Fueled by more Sports Card Collectors Going into Business for Themselves, GMA Grading Sees Increase in Sales

Share Article

Those sports cards you have stored in boxes in your spare bedroom closet? They might be worth something. Alan Karpuch, who founded GMA Grading in 2003, is seeing an increasing number of people sifting through cards they haven’t perused in years, offering them on eBay and Amazon.com, and going into business for themselves buying and selling cards.

hank-aaron-gma-grading

Sports Card Grading

Those sports cards you have stored in boxes in your spare bedroom closet? They might be worth something. Alan Karpuch, who founded GMA Grading in 2003, is seeing an increasing number of people sifting through cards they haven’t perused in years, offering them on eBay and Amazon.com, and going into business for themselves buying and selling cards.

The sports card industry has dramatically changed since its booming days of the 80s and 90s, when a myriad of manufacturers sprouted and printed an abundant supply of collectibles. In the last decade, many card companies have disappeared or have been acquired from larger firms. This year, Major League Baseball licensed only one company, Topps, to produce cards.

“Our business has grown as the economy has soured and people have decided to sell cards for supplemental income. In many cases, they are opening their own online businesses,” Karpuch explained. “Few physical card shops remain. For the most part, everything is online.”
Whether you are a collector or a dealer, having your cards graded substantially increases their value. The grading process determines the card’s condition and authenticity. Counterfeiting is rampant in the sports card industry, so grading gives buyers peace of mind that what they are purchasing is real.

There was a time when individuals would sell their collectibles at a card shop, and the card shop owners would pay a limited price so they could turn around and offer the inventory at a higher rate to satisfy their desired profit margin. The emergence of sites like eBay and Amazon.com allowed at-home collectors to sell their cards direct online and let the market dictate the price.

Since the industry is now mostly composed of online dealers who are operating small businesses, every dollar is crucial in a card’s value and sale price, escalating the importance of grading. In addition, time is money in the sports card business. One card might be hot for awhile and then a month later it has cooled a bit. Understanding this, Karpuch has differentiated GMA Grading by his larger competitors by offering unprecedented pricing and turnaround time.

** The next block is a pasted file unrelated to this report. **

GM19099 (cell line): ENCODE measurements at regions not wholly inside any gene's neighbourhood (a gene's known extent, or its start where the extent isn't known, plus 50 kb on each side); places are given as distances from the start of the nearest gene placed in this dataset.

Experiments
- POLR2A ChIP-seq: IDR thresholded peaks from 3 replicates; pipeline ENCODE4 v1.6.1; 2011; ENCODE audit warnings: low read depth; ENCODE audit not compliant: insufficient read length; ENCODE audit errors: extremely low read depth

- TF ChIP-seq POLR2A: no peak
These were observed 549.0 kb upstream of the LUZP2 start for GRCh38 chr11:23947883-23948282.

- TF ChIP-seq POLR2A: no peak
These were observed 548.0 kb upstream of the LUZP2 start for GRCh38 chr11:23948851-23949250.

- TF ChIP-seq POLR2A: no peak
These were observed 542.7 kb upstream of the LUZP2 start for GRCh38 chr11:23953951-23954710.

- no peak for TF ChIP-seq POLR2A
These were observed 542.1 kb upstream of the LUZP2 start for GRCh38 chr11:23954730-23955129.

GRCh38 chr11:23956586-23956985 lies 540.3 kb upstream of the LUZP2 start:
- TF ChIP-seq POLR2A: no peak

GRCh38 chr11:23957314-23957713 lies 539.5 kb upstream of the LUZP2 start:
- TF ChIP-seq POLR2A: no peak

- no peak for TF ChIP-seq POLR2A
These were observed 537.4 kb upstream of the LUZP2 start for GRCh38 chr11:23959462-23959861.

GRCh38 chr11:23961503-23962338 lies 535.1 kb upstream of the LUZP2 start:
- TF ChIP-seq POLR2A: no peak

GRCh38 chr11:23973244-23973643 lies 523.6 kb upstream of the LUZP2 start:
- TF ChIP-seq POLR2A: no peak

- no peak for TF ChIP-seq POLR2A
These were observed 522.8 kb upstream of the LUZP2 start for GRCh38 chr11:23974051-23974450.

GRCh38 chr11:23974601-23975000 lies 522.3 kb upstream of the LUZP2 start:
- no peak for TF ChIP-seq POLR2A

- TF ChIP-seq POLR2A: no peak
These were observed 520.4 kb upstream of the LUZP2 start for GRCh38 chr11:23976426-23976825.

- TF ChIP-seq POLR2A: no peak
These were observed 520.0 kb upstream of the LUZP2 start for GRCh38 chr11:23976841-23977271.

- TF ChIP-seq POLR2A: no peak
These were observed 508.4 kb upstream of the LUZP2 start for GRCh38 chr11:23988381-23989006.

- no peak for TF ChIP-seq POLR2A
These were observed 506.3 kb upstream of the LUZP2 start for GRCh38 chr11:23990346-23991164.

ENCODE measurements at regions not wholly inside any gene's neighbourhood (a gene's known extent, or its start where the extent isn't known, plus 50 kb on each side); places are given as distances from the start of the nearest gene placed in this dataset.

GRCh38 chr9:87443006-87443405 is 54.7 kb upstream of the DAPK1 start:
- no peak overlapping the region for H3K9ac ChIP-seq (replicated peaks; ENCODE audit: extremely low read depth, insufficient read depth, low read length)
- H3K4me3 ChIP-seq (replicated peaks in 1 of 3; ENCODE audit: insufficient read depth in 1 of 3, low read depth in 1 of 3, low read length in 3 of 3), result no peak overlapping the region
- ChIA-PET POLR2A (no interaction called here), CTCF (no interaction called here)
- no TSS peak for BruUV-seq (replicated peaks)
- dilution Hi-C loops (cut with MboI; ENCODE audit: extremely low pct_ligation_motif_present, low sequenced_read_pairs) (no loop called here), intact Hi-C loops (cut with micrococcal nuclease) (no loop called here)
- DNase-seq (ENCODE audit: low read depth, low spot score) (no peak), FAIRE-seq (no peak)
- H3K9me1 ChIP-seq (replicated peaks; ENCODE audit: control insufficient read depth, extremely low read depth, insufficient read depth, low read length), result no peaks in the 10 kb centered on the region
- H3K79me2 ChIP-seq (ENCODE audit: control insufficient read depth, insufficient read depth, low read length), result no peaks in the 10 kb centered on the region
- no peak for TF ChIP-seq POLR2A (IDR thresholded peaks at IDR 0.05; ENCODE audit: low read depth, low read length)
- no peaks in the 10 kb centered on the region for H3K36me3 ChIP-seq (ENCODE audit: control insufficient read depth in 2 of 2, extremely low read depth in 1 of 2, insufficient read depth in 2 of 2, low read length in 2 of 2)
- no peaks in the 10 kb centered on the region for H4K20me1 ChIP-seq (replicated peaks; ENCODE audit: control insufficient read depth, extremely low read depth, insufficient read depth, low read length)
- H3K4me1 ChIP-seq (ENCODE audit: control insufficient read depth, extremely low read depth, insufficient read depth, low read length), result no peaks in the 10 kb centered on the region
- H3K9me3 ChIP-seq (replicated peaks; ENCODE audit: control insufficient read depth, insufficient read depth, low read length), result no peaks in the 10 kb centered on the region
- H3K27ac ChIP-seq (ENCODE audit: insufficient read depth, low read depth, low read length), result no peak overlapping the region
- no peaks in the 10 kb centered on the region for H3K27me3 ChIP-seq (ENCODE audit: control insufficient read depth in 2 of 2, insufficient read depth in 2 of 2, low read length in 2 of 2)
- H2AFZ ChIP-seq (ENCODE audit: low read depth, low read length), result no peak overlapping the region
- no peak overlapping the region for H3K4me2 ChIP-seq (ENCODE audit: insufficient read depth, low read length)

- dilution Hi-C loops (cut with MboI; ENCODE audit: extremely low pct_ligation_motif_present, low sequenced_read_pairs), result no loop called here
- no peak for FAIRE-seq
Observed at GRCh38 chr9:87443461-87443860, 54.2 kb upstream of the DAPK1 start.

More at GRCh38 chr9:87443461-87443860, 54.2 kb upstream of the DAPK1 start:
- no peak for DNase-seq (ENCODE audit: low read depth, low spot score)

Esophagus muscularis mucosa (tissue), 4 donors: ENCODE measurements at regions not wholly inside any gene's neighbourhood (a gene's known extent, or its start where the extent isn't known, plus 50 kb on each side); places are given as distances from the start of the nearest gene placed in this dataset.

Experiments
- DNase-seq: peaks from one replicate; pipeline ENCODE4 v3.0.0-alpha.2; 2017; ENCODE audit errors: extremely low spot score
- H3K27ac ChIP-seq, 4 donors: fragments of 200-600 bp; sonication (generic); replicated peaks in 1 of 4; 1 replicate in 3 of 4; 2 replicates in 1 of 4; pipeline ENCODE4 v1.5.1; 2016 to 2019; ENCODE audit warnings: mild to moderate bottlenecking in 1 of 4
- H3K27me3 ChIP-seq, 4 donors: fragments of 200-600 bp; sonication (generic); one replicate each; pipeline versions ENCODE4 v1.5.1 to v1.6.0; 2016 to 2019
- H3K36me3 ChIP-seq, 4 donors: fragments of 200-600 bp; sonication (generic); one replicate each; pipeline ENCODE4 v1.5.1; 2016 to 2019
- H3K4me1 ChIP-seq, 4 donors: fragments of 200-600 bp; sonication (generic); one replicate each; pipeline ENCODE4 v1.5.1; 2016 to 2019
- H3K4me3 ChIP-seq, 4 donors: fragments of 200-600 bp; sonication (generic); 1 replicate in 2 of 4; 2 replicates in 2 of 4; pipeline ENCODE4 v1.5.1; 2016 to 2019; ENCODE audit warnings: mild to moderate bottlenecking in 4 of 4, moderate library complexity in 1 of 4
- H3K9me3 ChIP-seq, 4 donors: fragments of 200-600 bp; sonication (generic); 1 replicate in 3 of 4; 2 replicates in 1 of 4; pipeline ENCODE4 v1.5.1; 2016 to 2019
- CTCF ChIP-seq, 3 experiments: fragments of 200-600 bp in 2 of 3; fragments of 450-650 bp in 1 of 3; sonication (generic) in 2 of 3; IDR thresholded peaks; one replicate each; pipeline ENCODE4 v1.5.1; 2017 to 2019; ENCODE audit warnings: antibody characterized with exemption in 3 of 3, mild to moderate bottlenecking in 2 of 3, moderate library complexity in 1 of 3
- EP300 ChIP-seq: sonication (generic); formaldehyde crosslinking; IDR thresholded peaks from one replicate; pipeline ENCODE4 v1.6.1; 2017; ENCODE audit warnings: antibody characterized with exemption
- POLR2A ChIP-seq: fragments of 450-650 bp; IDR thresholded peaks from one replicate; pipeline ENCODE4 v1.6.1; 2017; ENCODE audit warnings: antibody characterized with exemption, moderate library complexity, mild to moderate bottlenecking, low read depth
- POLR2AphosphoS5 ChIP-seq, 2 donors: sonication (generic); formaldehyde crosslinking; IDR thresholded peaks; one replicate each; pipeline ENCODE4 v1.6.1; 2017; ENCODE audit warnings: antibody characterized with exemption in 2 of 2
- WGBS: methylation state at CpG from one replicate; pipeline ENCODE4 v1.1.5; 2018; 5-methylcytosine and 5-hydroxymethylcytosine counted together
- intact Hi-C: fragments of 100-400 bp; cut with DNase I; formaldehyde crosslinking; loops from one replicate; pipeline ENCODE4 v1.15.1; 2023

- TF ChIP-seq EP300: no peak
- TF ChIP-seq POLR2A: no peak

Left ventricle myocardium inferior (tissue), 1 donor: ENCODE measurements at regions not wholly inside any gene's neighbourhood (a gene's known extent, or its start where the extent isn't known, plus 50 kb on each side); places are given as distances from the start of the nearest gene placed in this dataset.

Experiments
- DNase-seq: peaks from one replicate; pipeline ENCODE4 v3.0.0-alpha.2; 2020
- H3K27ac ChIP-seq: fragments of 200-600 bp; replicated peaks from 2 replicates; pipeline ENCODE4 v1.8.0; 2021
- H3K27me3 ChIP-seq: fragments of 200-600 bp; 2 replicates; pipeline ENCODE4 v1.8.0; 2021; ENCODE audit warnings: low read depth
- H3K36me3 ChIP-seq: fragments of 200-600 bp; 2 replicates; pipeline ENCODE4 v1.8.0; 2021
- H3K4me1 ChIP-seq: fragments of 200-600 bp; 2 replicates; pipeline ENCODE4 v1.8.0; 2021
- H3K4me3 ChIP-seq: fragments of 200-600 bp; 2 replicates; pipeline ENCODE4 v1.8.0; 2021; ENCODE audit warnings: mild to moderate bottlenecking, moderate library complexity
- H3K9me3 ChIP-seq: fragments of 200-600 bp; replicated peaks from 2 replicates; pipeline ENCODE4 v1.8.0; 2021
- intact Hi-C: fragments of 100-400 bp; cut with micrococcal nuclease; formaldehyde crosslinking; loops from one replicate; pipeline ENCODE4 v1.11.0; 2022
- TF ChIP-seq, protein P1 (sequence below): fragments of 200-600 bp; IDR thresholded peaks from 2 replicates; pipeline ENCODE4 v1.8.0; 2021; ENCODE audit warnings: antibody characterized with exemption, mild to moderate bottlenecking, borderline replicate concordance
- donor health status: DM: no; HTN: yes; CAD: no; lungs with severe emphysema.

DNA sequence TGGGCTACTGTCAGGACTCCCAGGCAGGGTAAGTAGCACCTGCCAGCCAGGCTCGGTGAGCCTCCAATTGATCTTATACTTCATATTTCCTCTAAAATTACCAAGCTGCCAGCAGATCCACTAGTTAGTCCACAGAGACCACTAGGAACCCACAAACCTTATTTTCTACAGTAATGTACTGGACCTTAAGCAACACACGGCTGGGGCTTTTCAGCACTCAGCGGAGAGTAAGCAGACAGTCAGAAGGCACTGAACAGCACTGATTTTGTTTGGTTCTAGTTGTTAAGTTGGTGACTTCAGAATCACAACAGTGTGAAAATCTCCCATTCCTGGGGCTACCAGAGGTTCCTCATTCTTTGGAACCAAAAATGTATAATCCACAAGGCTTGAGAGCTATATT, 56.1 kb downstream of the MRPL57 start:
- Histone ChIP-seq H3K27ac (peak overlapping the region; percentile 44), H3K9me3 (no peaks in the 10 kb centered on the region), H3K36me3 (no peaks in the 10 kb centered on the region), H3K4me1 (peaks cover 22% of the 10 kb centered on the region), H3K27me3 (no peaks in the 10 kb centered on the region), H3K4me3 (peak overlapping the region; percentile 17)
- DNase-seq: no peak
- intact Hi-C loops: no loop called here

GMA Grading guarantees that customers that all orders will be processed within five business days from the day they are received. Competitors generally have turnaround time of 30 to 45 days. GMA Grading’s rate is $2 per card, and bulk prices are available. His competitors charge $8 to $10 per card and have tiers of up to $50 per card based on time frame.

“We grade the card based on its condition, not on the bulk that a customer sends. Some grading companies are known to give grades based on the volume of cards sent at one time,” Karpuch said. “Some of our customers who are dealers send us as many as 4,000 cards a month. Then we have some people who will send us two or three cards at a time for their collection. We treat every customer with respect regardless of how many cards they submit.”

The grade of a card can widely impact its value. For example, 1993 Upper Deck SP Derek Jeter rookie – which is a foil card that is difficult to find in good condition – can sell for $15,000 if it achieves Gem Mint 10 status. The same card is valued around $200 in NM-MT 8 condition.
The grading process is simple. Customers visit the GMA Grading website, fill out the submission form and mail their cards. Among the factors that determine the grade is sharpness of edges, the centering of the photo, print quality and photo quality and whether or not it has surface scratches and creases.

After they are graded, the cards are placed in plastic holders that are affixed with a label that includes details (such as the player, the manufacturer, the card year and number and specific descriptions, such as a rookie card) and sealed. Cards are shipped to the customer within five business days.

Karpuch further differentiates GMA Grading from its competitors through popular features on the website like a free online price guide (competitors charge for usage of their price guides), a list of “What’s Hot” for the week, and other up-to-date information for people who buy and sell cards.

He has also contracted with artists who create art cards that are exclusive to GMA Grading. Among the players who are featured in limited edition, numbered art cards through GMA Grading include Andrew Luck, Kobe Bryant, Alex Rodriguez, Aroldis Chapman and Andy Dalton.

Karpuch’s creative entrepreneurial mind continues to stir this summer as his company is preparing to make a card that he hopes will land in the Guinness Book of World Records as the largest collectible card on the globe. Visit http://gmagrading.com

Share article on social media or email:

View article via:

Pdf Print

Contact Author

Alan Karpuch

(813) 926-6263
Email >
Visit website